6 Ways to Make Your Old Shoes Look Like New

Your shoes, from sneakers to brogues, endure dirt and wear and tear — more so than any other item in your closet. Plus, they can make or break an outfit more than any other item you own. That said, your shoes require extra love and care for what they give you. Repay them by taking extra good care of them. Here is the proper way to care for every type of shoe. Keep in mind — a good quality shoe is worth the investment and added care.

1. Polish leather shoes

Black shoes of the groom

Black leather shoes | iStock.com/Vadven

When you get a new pair of leather shoes, make sure they look the best they possibly can by polishing them. Michael Petry, creative director at the footwear brand The Frye Company, known for its leather footwear, suggests to Men’s Health to polish your leather shoes each time you put them on so they always look the best they can. If this is unrealistic for you, at least give them a good rub before you wear them out in bad weather.

Here’s a step-by-step guide on how to polish your babies.

2. Protect and brush suede shoes

man wearing moccasins with bare feet

Suede shoes | iStock.com

Caring for suede is very different from how you care for leather. Suede shoes are in a category of their own since you can’t polish away scuff marks. Petry says if you’re investing in suede footwear then they should be treated with a protective suede spray to protect your kicks from being damaged by any of the elements, be it from water, salt, or mud. Before you start spraying, he recommends testing the spray before using it because it can change the color of your shoes. Next, commit to a good suede eraser and brush and maintenance. Use the eraser first to target stains, and then follow with the suede brush to restore the nap, or fuzz of the leather to bring the material back to its original state, adds Petry.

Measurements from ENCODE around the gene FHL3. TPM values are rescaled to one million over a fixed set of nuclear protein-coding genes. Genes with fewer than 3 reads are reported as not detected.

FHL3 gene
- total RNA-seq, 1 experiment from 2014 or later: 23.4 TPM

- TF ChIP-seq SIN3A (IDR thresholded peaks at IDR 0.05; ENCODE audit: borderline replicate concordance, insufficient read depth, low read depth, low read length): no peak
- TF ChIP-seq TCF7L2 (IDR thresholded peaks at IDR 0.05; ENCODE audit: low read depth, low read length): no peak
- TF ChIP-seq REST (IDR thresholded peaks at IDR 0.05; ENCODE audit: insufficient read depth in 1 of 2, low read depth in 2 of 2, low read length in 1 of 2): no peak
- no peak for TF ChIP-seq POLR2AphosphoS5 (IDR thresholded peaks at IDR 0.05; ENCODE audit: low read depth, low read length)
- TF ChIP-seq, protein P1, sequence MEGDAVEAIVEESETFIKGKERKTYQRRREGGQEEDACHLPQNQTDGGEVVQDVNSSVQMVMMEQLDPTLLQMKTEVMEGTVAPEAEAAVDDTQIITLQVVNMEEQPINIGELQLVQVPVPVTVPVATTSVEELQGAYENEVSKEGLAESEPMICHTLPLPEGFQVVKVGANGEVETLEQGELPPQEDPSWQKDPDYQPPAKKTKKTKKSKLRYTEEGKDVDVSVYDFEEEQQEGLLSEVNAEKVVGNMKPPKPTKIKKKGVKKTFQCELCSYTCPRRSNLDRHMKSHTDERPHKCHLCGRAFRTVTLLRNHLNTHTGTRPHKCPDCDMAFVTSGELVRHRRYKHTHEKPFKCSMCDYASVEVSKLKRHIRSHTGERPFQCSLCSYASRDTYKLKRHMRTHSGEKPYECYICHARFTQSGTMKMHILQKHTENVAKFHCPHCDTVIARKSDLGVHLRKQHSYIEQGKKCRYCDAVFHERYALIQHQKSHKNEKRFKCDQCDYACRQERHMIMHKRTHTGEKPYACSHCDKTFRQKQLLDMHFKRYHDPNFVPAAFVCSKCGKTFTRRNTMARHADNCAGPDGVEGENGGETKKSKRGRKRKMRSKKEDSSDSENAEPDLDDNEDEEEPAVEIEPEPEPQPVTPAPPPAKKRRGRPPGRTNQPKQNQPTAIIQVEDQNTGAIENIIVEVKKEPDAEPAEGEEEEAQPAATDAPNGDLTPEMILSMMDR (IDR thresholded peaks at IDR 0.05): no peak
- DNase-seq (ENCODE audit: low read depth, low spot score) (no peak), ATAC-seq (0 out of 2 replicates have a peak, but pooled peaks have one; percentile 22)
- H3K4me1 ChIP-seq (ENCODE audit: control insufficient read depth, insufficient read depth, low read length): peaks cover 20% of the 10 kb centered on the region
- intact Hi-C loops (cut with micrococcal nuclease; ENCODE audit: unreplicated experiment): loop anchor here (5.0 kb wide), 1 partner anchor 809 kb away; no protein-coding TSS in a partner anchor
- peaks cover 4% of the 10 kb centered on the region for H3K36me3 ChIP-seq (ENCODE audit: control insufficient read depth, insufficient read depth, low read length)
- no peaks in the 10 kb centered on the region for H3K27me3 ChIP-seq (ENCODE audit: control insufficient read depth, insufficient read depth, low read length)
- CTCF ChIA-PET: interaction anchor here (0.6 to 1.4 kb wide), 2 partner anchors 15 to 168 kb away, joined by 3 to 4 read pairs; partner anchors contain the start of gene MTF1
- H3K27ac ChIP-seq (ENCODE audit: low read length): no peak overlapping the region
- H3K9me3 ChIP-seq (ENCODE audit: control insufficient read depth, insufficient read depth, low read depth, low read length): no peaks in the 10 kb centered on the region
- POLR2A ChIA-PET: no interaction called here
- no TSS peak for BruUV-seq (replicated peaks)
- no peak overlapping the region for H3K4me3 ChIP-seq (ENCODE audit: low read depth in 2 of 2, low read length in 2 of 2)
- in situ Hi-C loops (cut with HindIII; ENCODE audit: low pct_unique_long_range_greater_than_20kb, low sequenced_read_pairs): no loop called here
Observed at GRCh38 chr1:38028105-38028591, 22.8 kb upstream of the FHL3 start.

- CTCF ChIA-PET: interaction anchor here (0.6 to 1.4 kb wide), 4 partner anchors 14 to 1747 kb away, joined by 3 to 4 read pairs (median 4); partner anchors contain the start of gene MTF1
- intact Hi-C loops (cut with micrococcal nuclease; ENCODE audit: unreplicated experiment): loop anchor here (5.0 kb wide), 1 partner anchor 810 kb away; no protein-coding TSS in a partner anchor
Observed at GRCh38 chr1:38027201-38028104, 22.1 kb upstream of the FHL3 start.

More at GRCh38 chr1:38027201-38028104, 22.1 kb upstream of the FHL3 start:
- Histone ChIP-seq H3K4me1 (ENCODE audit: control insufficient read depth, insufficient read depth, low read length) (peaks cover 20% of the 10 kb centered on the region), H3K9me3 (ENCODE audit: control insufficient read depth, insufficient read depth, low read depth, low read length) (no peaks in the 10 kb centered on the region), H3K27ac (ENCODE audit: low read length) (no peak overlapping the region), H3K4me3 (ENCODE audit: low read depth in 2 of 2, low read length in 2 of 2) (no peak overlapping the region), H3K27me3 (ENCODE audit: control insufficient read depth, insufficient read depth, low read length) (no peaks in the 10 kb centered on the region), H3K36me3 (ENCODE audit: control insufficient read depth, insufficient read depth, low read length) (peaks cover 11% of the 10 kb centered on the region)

3. Whiten your shoes

shoes on a rack

Shoes in a row | iStock.com

If you’ve stained or scoffed your kicks, Esquire recommends this whitening method:

Leather sneaker

If your leather sneakers are scuffed, try swabbing them with nail polish remover and then wipe clean. If you find that the sneaker starts to yellow or darken, simply spray the shoe with a 50/50 mixture of water and lemon juice. Leave them to sit in the sun for a day.

Canvas sneaker

The water and lemon juice mixture works on canvas as well, however, if you’re tackling a more serious stain, mix a tablespoon of baking soda with a touch of water and rub the sticky paste where the stains are. You can also try Kiwi Sport Shoe Whitener.  

4. Cleaning canvas shoes

men wearing canvas shoes

Men wearing canvas shoes | iStock.com

Canvas shoes may be the easiest to clean. The best way to clean them is by hand, not in the washing machine, by using a simple mixture of shampoo and water, says Kevin Tuohy, co-founder of A Shine & Co shoe repair shop in New York City, to Men’s Health.

5. Care for wet shoes

men's footwear

Men’s footwear | iStock.com

It’s happened to all of us more times than we can count: You got caught in the rain wearing your favorite pair of shoes. When this happens, you need to act as quickly as you can. Grab a newspaper, crumple up some of the pages and begin stuffing your shoes with the paper, and allow them to dry slowly. Do not take a blow dryer to them and keep them away from any direct heat. Here’s the trick: Just before they dry, insert a cedar shoe tree into each shoe to make sure they dry out evenly and maintain their shape, says Esquire.

6. Add a layer to your rubber soles

man wearing his nicest shoes

Man wearing his nicest shoes | iStock.com

This is a fantastic habit to get into to prolong the life of dressy kicks or boots. Before you wear them, take them to your local shoemaker and ask them to place a rubber sole under your shoe. Not only will the sole protect the leather soles from damage, but they’ll give you additional traction, says Tuohy. This method is cost-effective, and for the $20 investment, you’ll prolong the life of them instead of having to replace the pair altogether.

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